• September 8th, 2023: This week, I got to spend time up on the campus of the University of New Mexico, doing graduate recruiting (for our Department, College, and the Graduate School) at the McNair Conference. It was a fantastic opportunity to meet some gifted young students, hopefully some of whom will join us in Las Cruces next year.
  • August 28th, 2023: Happy to announce that our lab is returning to the Object Perception, Attention, and Memory meeting this year, and that we have a trio of excellent posters to be presented. Bryan White (in collaboration with Eben Daggett and myself) will present part of his dissertation work, creating a similarity database for 30 natural (rock) categories. And two of our undergraduate Discovery Scholars will be presenting the results of our NM-INBRE funded medical image perception research. Emily Stutesman will lead the first poster, on the training sessions of this experiment. And Janelle Hernandez will lead the second poster, focused on the retention and transfer session results. This work is also co-authored by Megan Papesh (of UMass Lowell) and Rebecca Penn. Stop by and see these excellent student presentations!
  • July 5th, 2023: Fantastic news to share… last week, Eben Daggett passed his master’s thesis defense! Eben created a model of multiple attentional phenomena, such as the attentional blink, and conducted a pair of experiments to validate novel theoretical predictions that fell out of his model. This work is ongoing, but for now, we’re thrilled that Eben has this milestone behind him. Congrats, Master Daggett.
  • July 5th, 2023: The newest edition to our lab is Discovery Scholar, Crystal Parra. Crystal has been working in the lab on our NM-INBRE funded research, and is going to start a Discovery Scholars project with myself and Eben Daggett looking at creating large-scale similarity models that can be used to custom tailor perceptual training for anomaly search tasks like radiology. Welcome to the group, Crystal!
Michael Hout, Outstanding Workshop Award. (NMSU photo Josh Bachman)
  • May 9th, 2023: Meet our newest graduate students, joining us in the fall. Ashley Mathis (left) is coming to us from University of Arkansas (at Little Rock) and plans to study things like attention, perception, and memory. Sydney Schabacker (right) is joining us from California State University (San Marcos) and will be studying categorization, categorical visual search, and object memory. Welcome to the lab, Ashley and Sydney!
  • May 4th, 2023: We have yet another person joining our lab. Ms. Paean Luby will be joining us as a visiting researcher and computer programmer starting in the summer of 2023. Paean comes to us from the University of Richmond, where she works in the lab of Dr. Arryn Robbins (the first PhD student to graduate from this lab!). Paean (and Arryn) will be helping to bring to life a variety of projects we’re planning to do in virtual reality. Welcome to the group, Paean!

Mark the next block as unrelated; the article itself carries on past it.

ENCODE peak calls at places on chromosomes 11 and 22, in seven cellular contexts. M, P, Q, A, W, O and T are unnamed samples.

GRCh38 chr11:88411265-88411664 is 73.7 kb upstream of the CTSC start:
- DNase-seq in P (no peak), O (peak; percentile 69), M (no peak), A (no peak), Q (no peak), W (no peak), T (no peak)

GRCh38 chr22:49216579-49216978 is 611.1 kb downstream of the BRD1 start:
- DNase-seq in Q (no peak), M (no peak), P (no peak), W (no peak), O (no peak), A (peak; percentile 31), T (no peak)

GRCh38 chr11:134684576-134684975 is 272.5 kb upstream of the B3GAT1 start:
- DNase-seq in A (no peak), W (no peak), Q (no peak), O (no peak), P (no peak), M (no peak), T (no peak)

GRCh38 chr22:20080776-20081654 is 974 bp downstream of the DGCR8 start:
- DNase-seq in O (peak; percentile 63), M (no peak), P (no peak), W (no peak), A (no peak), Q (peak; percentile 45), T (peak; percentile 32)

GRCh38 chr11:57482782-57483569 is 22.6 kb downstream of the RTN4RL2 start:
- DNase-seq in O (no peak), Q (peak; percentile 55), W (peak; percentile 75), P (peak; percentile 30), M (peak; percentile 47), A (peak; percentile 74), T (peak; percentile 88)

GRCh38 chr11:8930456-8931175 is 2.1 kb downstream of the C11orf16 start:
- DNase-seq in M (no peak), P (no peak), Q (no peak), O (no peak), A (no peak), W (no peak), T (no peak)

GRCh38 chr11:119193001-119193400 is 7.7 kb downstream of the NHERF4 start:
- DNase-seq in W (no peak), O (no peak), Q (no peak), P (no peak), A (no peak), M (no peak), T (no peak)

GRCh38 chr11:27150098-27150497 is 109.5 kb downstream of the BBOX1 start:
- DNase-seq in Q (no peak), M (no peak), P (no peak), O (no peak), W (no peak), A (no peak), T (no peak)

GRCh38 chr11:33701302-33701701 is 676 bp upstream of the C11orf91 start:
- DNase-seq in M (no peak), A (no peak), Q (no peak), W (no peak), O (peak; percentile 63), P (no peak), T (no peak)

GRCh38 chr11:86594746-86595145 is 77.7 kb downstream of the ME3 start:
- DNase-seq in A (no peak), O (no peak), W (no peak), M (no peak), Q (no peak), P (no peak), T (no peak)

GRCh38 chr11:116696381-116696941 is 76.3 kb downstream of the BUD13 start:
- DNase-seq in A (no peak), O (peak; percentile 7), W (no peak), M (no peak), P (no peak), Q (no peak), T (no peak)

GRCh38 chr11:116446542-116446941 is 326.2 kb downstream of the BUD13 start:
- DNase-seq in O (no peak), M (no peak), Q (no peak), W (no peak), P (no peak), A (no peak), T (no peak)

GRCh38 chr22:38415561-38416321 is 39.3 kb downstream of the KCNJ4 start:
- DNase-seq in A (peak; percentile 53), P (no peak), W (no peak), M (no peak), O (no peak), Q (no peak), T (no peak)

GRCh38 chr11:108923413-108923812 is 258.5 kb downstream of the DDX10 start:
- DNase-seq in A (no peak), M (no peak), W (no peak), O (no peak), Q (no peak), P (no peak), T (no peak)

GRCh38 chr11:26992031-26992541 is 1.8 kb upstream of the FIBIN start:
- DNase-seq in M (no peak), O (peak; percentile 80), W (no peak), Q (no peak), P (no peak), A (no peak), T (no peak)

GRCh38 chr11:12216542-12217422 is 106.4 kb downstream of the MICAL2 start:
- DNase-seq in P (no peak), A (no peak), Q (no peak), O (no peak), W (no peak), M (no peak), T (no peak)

• April 24th, 2023: Our newest addition to the lab is Janelle Hernandez. Janelle has been a research assistant in our lab this semester, but has decided to upgrade and become a Discovery Scholar. In her project, she’ll be helping to run our NM-INBRE funded research on medical image perception, and will be working closely with another DSP student, Emily Stutesman, on this work. The pair hope to present some of our results at upcoming conferences in the fall. Welcome, Janelle!
  • April 19th, 2023: I’m very pleased to announce that my promotion to the rank of Professor has just been approved!
  • January 10th, 2023: Emily Stutesman, a veteran member of our lab, has just joined us as a Discovery Scholar. She is going to be working on research in medical image perception; specifically, strategy training and perceptual learning paradigms to help improve anomaly detection. Welcome, Emily!
  • November 5th, 2022: Next week (11/10/22) I’ll be giving an invited lecture to the Northern New Mexico College Biomedical Seminar Series. I’ll be discussing our recent work on attentional control strategies and perceptual learning approaches to improving medical image perception.
  • November 2nd and 4th, 2022: This week, I presented an information session and workshop at the NMSU Teaching Academy geared towards making the National Science Foundation a bit less intimidating and obscure to newcomers. My plan is to do an even more detailed workshop in the Spring of 2023. Stay tuned.
  • October 20th, 2022: This week, our lab participated in the 2022 NMSU “Research and Creativity Open House.” Special thanks to Bryan and Eben for helping us show some really talented and ambitious undergraduates (from the Honors College) what goes on in our lab, and how to get involved in Psychological Science research!
  • October 18th, 2022: Marko Hernandez has just joined our lab as the newest Discovery Scholar. He is going to be working on projects related to threat perception and conditions of low-prevalence. Welcome, Marko!
  • August 4th, 2022: I’m very proud to announce that — now that my rotation at the National Science Foundation is over — I’ve been asked to rejoin the editorial board at AP&P. I’ve started a new rotation at the journal, so send us your best work, fellow scientists!